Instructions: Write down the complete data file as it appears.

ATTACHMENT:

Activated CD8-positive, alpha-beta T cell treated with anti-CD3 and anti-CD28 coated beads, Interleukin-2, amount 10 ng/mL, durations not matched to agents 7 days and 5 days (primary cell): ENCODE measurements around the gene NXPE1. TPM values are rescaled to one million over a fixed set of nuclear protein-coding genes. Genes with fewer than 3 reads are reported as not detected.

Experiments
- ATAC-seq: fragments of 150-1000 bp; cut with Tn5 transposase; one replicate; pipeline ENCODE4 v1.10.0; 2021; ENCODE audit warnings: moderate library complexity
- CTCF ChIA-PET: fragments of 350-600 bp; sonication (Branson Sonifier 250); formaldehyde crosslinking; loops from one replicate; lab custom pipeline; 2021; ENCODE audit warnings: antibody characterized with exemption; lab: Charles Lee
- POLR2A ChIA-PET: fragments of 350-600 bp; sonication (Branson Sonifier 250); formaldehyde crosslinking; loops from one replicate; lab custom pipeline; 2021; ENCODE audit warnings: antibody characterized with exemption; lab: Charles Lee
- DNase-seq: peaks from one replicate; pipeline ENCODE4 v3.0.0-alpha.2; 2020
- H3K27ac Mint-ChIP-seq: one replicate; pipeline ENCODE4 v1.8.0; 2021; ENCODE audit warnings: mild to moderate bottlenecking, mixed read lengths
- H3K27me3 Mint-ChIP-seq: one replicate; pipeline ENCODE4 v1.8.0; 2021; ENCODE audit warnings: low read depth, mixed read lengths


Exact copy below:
Activated CD8-positive, alpha-beta T cell treated with anti-CD3 and anti-CD28 coated beads, Interleukin-2, amount 10 ng/mL, durations not matched to agents 7 days and 5 days (primary cell): ENCODE measurements around the gene NXPE1. TPM values are rescaled to one million over a fixed set of nuclear protein-coding genes. Genes with fewer than 3 reads are reported as not detected.

Experiments
- ATAC-seq: fragments of 150-1000 bp; cut with Tn5 transposase; one replicate; pipeline ENCODE4 v1.10.0; 2021; ENCODE audit warnings: moderate library complexity
- CTCF ChIA-PET: fragments of 350-600 bp; sonication (Branson Sonifier 250); formaldehyde crosslinking; loops from one replicate; lab custom pipeline; 2021; ENCODE audit warnings: antibody characterized with exemption; lab: Charles Lee
- POLR2A ChIA-PET: fragments of 350-600 bp; sonication (Branson Sonifier 250); formaldehyde crosslinking; loops from one replicate; lab custom pipeline; 2021; ENCODE audit warnings: antibody characterized with exemption; lab: Charles Lee
- DNase-seq: peaks from one replicate; pipeline ENCODE4 v3.0.0-alpha.2; 2020
- H3K27ac Mint-ChIP-seq: one replicate; pipeline ENCODE4 v1.8.0; 2021; ENCODE audit warnings: mild to moderate bottlenecking, mixed read lengths
- H3K27me3 Mint-ChIP-seq: one replicate; pipeline ENCODE4 v1.8.0; 2021; ENCODE audit warnings: low read depth, mixed read lengths